- Copper-tinted new spring fronds
- Bold, rich green evergreen foliage
- More sun tolerant than many ferns
- Untouched by deer or rabbits
- Red spore capsules under mature leaves
Plant the Autumn Fern in all light levels, because it is more tolerant of direct sun than many other ferns are. Needs extra water when growing in sun. It will grow well in dappled shade beneath trees, and even in deeper full shade if the soil is not dry. Plant in moist, well-drained soil with plenty of organic material, such as rotted leaves or compost added. Water new plants generously and often, until they are well-established. Normally free of pests and diseases, and left alone by deer and rabbits. Remove any old damaged fronds in spring when you see new growth emerging.
- Plant Hardiness Zones 5-8
- Mature Width 1.5-2
- Mature Height 1.5-2
Ferns are so beautiful, but let’s be honest, not all of them are so easy to grow, needing very frequent and careful watering and attention to succeed. That doesn’t mean you should give up, though, because not all ferns are difficult. The Autumn Fern is one of the easiest, and most satisfying, to grow. Yes, it does like moisture and shade, but it is more tolerant of drier soil for longer than almost all others, and that gives you a big step-up for success. Often as gardens mature and develop, shade increases and we want plants that will grow in it. Fill those shady parts of your garden with a profusion of ferns and it will become a magical place to walk through and enjoy. These plants may not bloom, but they have their own unique beauty, and plants like the Autumn Fern also bring color (besides green), because in spring the new fronds are a gorgeous and brilliant shade of coppery red. As they mature they gradually become green, so there is lots to see and admire in this great, easy-care fern.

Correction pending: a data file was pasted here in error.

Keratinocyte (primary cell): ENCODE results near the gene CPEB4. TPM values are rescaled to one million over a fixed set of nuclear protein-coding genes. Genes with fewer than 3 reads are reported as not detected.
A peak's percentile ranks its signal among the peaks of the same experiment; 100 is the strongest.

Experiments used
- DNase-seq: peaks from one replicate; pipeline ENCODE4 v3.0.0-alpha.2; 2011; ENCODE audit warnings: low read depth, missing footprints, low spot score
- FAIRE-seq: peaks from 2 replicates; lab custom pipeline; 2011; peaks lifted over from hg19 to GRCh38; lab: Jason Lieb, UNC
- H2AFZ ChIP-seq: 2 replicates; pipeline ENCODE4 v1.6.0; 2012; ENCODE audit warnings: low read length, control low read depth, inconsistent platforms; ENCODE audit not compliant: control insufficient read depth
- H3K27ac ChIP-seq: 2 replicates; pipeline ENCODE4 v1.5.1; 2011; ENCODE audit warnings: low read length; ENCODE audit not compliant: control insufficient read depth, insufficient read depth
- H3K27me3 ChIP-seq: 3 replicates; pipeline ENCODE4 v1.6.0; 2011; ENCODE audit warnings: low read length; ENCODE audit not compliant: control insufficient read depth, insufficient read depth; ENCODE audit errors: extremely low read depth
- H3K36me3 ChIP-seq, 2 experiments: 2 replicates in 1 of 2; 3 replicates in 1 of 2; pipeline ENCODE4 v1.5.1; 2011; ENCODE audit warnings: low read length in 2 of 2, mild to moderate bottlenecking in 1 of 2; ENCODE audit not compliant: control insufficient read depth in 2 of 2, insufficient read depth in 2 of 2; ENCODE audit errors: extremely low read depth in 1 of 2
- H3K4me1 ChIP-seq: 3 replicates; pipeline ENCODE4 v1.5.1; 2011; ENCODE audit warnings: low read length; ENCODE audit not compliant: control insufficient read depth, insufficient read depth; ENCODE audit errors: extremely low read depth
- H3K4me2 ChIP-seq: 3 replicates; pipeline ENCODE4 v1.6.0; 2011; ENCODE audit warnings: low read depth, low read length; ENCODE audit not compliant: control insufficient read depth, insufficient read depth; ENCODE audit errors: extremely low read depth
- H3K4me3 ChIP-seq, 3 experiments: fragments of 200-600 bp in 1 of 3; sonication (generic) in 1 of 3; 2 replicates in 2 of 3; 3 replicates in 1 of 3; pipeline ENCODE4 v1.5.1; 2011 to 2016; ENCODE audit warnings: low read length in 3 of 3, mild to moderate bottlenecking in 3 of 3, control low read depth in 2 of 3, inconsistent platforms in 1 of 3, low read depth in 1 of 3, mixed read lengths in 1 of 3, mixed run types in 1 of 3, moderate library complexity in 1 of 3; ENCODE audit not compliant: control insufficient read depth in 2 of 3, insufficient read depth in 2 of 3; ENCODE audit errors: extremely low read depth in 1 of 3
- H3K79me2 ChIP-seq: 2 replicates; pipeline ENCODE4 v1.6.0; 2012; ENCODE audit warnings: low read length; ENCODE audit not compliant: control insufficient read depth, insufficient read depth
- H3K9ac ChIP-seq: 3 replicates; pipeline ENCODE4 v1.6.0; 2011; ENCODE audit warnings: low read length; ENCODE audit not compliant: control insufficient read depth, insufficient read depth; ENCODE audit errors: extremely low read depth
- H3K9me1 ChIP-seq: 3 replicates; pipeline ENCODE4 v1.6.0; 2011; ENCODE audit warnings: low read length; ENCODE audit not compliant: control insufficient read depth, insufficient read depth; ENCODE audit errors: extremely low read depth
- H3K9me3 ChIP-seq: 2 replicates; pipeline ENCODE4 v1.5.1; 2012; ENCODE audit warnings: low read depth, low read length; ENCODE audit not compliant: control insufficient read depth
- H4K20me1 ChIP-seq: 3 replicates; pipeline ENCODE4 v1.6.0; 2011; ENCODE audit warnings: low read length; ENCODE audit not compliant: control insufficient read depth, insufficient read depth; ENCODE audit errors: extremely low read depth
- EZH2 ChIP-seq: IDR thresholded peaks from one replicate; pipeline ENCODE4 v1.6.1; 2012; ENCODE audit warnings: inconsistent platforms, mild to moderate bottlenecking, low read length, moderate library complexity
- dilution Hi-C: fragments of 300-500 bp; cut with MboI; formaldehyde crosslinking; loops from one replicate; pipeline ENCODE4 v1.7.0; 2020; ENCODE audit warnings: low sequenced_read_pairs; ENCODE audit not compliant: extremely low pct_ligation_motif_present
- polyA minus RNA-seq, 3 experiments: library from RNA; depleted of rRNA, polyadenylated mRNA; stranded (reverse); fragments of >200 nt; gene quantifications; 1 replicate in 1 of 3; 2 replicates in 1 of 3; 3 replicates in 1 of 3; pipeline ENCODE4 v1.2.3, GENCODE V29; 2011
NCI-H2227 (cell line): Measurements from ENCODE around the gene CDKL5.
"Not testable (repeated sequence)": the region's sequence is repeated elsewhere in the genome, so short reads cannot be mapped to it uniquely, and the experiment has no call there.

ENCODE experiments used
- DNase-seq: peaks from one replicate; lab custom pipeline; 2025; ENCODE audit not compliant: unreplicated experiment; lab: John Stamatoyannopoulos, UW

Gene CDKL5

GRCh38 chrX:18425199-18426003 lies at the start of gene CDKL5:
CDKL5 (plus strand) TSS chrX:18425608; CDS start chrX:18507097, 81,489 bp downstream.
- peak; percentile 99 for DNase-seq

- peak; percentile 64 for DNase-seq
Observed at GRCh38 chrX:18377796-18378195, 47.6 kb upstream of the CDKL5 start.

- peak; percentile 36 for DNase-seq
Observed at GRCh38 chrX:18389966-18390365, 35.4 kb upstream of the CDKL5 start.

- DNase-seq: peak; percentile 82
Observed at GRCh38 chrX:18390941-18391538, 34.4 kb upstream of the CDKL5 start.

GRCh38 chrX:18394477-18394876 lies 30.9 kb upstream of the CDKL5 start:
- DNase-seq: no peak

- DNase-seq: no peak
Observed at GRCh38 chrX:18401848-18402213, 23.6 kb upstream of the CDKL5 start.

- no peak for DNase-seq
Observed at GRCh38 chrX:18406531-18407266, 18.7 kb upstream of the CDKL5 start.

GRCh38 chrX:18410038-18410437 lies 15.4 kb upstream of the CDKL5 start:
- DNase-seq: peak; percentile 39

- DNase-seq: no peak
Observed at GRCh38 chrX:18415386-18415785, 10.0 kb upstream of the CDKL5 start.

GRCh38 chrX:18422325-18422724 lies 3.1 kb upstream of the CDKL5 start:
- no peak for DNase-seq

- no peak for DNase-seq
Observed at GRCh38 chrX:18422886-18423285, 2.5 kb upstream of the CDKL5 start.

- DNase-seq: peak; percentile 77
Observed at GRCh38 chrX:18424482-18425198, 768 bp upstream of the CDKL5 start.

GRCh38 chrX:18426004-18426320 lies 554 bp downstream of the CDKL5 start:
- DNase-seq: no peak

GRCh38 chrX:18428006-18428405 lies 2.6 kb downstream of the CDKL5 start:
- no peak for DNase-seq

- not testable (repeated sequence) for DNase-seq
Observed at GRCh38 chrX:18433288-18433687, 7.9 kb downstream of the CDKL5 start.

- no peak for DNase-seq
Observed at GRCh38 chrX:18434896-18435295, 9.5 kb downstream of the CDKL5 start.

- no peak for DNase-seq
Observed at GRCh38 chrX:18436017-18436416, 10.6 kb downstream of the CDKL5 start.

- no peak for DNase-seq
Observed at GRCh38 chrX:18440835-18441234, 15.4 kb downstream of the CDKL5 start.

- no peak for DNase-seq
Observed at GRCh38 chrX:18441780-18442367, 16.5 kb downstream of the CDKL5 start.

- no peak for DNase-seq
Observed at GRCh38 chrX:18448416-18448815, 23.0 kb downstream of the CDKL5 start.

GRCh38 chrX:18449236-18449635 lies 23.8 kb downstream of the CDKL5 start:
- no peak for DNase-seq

Growing the Autumn Fern
Size and Appearance